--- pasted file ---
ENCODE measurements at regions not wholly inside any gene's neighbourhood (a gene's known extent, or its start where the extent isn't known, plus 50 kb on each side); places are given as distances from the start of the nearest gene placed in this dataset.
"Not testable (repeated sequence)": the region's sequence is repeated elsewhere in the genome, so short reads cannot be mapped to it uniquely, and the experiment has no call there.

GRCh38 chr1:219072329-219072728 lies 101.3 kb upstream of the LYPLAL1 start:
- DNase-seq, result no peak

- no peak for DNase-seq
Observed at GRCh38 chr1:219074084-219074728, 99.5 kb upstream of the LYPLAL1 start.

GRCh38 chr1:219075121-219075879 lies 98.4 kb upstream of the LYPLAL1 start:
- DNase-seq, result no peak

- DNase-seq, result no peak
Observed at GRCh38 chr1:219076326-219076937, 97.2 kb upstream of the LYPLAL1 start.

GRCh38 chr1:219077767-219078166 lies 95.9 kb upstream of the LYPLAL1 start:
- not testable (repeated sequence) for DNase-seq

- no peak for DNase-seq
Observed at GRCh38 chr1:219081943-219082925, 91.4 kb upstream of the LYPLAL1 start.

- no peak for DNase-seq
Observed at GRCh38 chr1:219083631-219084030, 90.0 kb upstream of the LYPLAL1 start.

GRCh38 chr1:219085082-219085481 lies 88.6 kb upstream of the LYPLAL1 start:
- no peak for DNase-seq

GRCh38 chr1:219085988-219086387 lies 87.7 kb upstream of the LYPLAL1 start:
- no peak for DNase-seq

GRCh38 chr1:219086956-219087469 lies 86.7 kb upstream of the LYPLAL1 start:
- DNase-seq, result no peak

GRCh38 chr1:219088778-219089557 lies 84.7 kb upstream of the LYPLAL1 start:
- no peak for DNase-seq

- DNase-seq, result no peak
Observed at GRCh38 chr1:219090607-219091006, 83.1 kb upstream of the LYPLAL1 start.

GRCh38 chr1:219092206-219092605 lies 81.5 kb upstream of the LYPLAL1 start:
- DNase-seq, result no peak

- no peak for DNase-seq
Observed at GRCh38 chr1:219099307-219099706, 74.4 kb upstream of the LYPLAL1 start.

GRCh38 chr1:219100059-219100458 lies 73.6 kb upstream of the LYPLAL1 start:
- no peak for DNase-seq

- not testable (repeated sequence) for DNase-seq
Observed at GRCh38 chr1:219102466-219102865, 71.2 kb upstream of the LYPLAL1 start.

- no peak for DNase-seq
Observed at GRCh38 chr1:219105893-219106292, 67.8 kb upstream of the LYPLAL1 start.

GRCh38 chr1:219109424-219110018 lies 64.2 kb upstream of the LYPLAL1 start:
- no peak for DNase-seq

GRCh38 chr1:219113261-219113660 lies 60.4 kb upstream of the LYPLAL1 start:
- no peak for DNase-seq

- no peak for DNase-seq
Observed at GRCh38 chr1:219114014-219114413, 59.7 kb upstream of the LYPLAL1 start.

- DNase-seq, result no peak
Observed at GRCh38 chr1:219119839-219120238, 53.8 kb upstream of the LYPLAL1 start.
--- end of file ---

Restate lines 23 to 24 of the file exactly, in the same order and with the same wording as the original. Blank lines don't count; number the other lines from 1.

GRCh38 chr1:219088778-219089557 lies 84.7 kb upstream of the LYPLAL1 start:
- no peak for DNase-seq